Published: Tuesday, May 28, 2013

Ideas

Six best greens to keep indoors

Green — a colour synonymous with life; it is impossible to imagine existence on Earth without it. People are now more aware than before of the need for greenery even if it is within our households.

Keeping greens inside a house enhances the interiors and acts as one’s personal source of oxygen. If you are uncertain about which plants would be ideal for keeping inside the house try getting your hands on these:

Page 909Aloe Vera: This plant grows very easily without requiring much attention. It has hard leaves, is juicy and green. If you are a busy person Aloe Vera is ideal for you. The soil should be allowed to dry out completely before watering. In the cold season, the plant should get ample light and very little water while in the summer heat the plant can be left out in the open and not bothered with much. Aloe Vera is very well-known for its health benefits.

Fern: This plant has long strands of soft leaves which sort of resemble feathers. This is a non-flowering plant, green in colour and requires a lot of moisture.

Jade Plant: This is also known as the money tree. This plant requires little water and should be watered only when the soil has dried out from previous watering.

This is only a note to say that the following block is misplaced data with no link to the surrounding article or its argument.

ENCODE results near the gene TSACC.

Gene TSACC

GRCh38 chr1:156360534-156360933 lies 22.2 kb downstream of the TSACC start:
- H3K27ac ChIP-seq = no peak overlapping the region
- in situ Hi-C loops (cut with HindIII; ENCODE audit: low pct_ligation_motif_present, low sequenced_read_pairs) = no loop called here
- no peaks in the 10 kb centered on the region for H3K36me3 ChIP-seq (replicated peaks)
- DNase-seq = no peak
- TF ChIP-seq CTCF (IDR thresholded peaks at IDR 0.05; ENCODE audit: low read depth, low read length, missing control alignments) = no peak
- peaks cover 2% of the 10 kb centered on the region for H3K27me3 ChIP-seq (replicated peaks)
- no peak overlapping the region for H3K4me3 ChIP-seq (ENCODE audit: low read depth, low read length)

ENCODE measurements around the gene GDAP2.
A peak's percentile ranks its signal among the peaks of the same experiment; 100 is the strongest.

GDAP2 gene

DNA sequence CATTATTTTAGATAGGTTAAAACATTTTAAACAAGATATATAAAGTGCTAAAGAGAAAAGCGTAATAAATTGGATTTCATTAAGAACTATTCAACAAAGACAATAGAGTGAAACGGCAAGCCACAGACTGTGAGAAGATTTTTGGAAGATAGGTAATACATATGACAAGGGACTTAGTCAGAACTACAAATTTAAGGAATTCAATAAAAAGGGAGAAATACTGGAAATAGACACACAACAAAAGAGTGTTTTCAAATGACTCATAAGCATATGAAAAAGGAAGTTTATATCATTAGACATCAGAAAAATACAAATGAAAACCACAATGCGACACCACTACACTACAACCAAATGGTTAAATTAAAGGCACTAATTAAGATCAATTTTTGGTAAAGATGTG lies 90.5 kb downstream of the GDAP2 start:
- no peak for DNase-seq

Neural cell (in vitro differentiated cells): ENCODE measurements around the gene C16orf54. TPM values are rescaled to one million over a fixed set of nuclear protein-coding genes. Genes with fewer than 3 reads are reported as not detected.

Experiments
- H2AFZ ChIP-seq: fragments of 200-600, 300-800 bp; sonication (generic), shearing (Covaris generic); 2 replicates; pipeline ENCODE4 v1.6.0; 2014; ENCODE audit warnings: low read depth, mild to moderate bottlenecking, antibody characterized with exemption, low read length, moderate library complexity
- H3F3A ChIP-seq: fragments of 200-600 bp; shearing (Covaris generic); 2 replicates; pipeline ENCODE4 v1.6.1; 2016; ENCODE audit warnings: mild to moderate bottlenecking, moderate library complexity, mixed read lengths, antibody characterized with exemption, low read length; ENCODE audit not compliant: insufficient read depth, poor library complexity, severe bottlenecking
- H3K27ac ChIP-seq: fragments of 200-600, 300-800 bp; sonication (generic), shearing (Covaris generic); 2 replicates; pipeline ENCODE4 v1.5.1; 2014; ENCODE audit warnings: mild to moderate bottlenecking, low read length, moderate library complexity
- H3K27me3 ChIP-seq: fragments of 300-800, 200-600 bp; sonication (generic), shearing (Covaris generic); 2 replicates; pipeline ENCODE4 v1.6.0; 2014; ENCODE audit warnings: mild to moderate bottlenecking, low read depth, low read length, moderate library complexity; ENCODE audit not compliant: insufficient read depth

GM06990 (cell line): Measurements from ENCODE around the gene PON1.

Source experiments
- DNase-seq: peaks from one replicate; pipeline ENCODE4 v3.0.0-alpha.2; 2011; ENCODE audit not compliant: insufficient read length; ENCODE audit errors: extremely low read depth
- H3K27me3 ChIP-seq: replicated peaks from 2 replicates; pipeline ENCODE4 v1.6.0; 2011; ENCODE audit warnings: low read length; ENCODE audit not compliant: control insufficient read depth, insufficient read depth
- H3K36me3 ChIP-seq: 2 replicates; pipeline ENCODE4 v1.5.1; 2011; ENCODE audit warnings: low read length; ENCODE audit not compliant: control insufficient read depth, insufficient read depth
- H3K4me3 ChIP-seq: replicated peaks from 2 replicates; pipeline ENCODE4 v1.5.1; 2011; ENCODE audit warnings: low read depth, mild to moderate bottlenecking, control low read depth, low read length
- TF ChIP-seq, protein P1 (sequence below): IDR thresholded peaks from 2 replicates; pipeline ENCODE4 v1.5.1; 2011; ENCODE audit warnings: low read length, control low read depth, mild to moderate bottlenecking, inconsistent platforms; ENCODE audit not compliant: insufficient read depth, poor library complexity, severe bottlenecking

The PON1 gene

Peace Lily: This plant requires very little sunlight and absorbs common pollutants from the surroundings for instance toxins emitted by plastics. It grows best in dry soil and in warmth. Word of caution for cat owners, this plant is toxic to cats and should be avoided if you have any around.

Mother-in-law’s Tongue: This plant is rightly named after its characteristics. It has sharp and pointy edges and is extremely tough. It grows well in bright  but indirect sunlight and flowers in intervals of many years.

Zebra Plants: These are very common in Bangladeshi households. Zebra Plants grow extremely large and floppy leaves and flower during the autumn months. It is a little high-maintenance as its leaves require regular misting and the soil should not be allowed to dry.

Thanks to Star Lifestyle columnist Laila Karim for her input.